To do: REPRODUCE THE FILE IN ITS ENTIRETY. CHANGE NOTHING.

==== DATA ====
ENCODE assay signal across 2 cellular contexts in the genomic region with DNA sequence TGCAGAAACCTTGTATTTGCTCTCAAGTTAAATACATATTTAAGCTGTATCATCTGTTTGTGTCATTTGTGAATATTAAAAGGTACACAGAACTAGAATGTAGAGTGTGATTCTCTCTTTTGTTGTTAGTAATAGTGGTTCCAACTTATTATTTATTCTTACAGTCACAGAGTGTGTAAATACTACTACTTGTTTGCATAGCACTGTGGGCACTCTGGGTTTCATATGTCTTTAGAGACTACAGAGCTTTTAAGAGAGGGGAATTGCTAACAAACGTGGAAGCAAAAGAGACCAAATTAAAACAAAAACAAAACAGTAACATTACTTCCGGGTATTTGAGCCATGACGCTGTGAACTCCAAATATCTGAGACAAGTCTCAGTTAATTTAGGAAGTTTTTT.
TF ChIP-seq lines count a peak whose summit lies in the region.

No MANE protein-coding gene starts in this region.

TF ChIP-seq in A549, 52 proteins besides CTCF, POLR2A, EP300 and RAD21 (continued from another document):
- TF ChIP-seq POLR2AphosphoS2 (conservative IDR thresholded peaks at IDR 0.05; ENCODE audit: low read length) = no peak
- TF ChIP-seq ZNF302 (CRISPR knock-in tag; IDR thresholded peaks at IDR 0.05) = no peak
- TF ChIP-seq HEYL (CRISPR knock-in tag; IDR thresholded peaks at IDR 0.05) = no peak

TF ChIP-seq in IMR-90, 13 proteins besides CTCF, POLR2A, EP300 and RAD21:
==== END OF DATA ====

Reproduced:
ENCODE assay signal across 2 cellular contexts in the genomic region with DNA sequence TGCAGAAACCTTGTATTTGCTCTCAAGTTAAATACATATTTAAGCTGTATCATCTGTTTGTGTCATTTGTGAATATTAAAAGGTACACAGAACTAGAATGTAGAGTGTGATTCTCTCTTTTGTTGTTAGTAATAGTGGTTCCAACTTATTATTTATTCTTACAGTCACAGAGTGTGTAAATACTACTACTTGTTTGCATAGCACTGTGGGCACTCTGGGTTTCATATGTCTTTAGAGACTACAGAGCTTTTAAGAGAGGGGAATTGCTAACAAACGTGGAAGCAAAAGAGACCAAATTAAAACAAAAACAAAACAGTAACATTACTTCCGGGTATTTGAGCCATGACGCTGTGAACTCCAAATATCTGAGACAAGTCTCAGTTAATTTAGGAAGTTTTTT.
TF ChIP-seq lines count a peak whose summit lies in the region.

No MANE protein-coding gene starts in this region.

TF ChIP-seq in A549, 52 proteins besides CTCF, POLR2A, EP300 and RAD21 (continued from another document):
- TF ChIP-seq POLR2AphosphoS2 (conservative IDR thresholded peaks at IDR 0.05; ENCODE audit: low read length) = no peak
- TF ChIP-seq ZNF302 (CRISPR knock-in tag; IDR thresholded peaks at IDR 0.05) = no peak
- TF ChIP-seq HEYL (CRISPR knock-in tag; IDR thresholded peaks at IDR 0.05) = no peak

TF ChIP-seq in IMR-90, 13 proteins besides CTCF, POLR2A, EP300 and RAD21: